United States v. Fagan, 2023 WL 4014052 (1st Cir. 2023)
Damon Fagan and a passenger were driving north on the Maine Turnpike late one night. A state trooper followed behind. After running Fagan’s car registration and learning the vehicle was a rental car from a location much further north, the trooper continued to follow Fagan. The trooper saw Fagan move to the middle lane to pass a tractor-trailer and then move back into the right lane. The trooper determined Fagan had made an unsafe lane change and initiated a traffic stop.
Over the course of the stop, which included more than an hour and a half of questioning, Fagan gave up 37 grams of heroin and the trooper arrested him. Fagan moved to suppress the evidence, arguing the stop was illegal and that his Fourth and Fifth Amendment rights were violated by the trooper’s questioning. The trial court held two hearings, initially denying the suppression motion, but agreed to a second hearing when a recording of the trooper was revealed. The trial court held fast to denying the suppression motion after listening to the recording. Fagan appealed.
The court of appeals observed the trial court “record supports an inference that the reason the trooper chose to follow Fagan was because Fagan, a Black man, fit the trooper’s profile of what he calls ‘thugs’ whom he suspects of drug dealing.” As the trooper was conversing with another officer, the second officer’s body-worn camera recorded the trooper’s remarks:
“He’s wearing a wife-beater, he’s got dreads, he looks like a thug, he may not be. And I’m not profiling him racially, because I don’t care that he’s white, Black. White kid, neck tats all over him, f—ing sideways hat, thug, you know what I mean? I hate when people try to make it seem like that’s what it is. I care about where people are from, and the way they seem, do you know what I mean? Like, do they seem like they could be involved in the drug game, or gangs, or something, you know what I mean? I don’t give a f— if somebody’s Black, white, like…And I like saying this, Nicole has a f—ing niece who is half Black, I’ll tell someone like, my niece is half-Black, don’t play that racial shit with me.”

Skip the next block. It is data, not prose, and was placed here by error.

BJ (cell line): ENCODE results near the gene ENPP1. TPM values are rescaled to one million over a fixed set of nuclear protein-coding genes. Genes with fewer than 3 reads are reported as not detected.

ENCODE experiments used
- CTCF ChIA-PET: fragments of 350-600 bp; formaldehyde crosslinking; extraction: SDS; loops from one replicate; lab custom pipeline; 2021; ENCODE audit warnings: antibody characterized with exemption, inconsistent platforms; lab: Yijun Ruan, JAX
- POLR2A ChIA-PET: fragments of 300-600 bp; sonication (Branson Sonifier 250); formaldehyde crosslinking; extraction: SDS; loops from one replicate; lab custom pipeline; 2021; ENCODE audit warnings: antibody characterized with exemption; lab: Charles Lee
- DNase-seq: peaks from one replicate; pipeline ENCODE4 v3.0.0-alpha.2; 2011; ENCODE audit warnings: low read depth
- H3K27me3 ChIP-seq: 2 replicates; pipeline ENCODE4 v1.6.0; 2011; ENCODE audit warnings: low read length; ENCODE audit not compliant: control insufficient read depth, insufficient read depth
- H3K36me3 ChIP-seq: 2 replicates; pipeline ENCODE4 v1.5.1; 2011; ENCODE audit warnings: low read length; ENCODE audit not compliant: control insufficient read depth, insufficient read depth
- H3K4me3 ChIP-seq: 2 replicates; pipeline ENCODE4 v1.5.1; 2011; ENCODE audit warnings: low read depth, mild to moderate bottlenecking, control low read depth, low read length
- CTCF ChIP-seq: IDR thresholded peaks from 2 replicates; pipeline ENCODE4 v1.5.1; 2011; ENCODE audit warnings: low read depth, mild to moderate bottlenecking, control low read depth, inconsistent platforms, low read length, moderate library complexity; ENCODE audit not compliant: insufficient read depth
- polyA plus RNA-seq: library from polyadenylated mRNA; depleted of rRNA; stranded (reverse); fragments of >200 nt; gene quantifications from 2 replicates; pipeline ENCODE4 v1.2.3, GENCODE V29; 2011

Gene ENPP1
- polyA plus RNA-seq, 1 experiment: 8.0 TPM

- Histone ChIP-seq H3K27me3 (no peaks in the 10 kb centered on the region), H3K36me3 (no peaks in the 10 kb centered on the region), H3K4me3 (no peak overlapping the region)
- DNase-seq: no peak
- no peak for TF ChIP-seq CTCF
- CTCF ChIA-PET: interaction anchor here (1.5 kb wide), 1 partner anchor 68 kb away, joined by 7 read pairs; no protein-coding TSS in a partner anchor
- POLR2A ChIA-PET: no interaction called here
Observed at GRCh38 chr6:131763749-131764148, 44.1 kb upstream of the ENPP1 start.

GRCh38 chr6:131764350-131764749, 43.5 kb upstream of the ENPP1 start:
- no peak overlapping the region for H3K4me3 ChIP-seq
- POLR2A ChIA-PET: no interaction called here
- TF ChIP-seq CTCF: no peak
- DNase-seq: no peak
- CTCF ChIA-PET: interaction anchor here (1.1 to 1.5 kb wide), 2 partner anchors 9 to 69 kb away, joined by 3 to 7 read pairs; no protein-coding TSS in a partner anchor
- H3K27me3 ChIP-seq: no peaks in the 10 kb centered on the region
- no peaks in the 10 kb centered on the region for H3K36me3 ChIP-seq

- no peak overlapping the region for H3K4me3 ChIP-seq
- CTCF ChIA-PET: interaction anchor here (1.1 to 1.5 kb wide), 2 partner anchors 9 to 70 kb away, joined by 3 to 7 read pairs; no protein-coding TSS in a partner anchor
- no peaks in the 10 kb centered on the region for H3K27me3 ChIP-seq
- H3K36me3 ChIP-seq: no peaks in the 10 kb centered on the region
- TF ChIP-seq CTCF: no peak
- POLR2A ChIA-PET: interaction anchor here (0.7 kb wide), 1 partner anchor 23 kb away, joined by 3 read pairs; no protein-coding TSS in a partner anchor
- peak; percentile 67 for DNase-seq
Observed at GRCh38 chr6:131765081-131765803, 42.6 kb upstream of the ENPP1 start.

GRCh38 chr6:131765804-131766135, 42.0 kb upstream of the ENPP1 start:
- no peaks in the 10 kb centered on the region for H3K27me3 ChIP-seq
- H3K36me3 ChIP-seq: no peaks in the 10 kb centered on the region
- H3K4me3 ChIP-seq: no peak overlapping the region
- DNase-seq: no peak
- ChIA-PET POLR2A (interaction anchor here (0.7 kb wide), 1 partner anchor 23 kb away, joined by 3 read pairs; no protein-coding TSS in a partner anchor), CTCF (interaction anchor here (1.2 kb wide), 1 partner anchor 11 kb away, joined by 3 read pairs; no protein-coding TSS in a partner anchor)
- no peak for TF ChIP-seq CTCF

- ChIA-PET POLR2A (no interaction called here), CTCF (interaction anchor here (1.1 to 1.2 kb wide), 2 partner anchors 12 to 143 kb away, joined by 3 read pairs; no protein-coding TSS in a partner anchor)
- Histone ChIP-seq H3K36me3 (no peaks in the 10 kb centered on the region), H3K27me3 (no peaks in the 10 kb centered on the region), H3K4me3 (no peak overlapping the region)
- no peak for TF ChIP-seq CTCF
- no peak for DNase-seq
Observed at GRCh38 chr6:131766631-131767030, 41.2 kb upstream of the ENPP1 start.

The court of appeals performed a number of mathematical calculations to estimate the distance between Fagan’s car and the tractor-trailer as Fagan “cut in” to the right lane in front of the tractor-trailer, “leaving very little distance between the two.” Both the majority opinion and the dissenting opinion feature time/distance/speed formula calculations.
A stop for a mere traffic violation, even when supported only by a reasonable suspicion that such a violation occurred, does not violate the Fourth Amendment.
The majority opinion upheld the denial of the suppression motion. The court reiterated three rules of law supporting their decision: (1) A stop for a mere traffic violation, even when supported only by a reasonable suspicion that such a violation occurred, does not violate the Fourth Amendment; (2) racial profiling, while a violation of the Fourteenth Amendment, does not trigger the exclusionary rule as it might were it a Fourth Amendment violation; and (3) the trial court was entitled to broad leeway in determining the credibility of witnesses, such as the trooper who testified about his reason for stopping Fagan.
The court’s decision makes sense and does little more than follow established law. Nonetheless, it is certain there would never have been a second hearing on the suppression motion had not the trial court, and the court of appeals, perceived a strong basis for suspecting the trooper of racial profiling. One can easily take the trooper’s statements at face value: He is after any thug carrying illegal drugs. Were the statements helpful? Did they unnecessarily complicate what should have been, could have been and really was a simple traffic stop that resulted in a drug seizure? You decide. Just talk nice.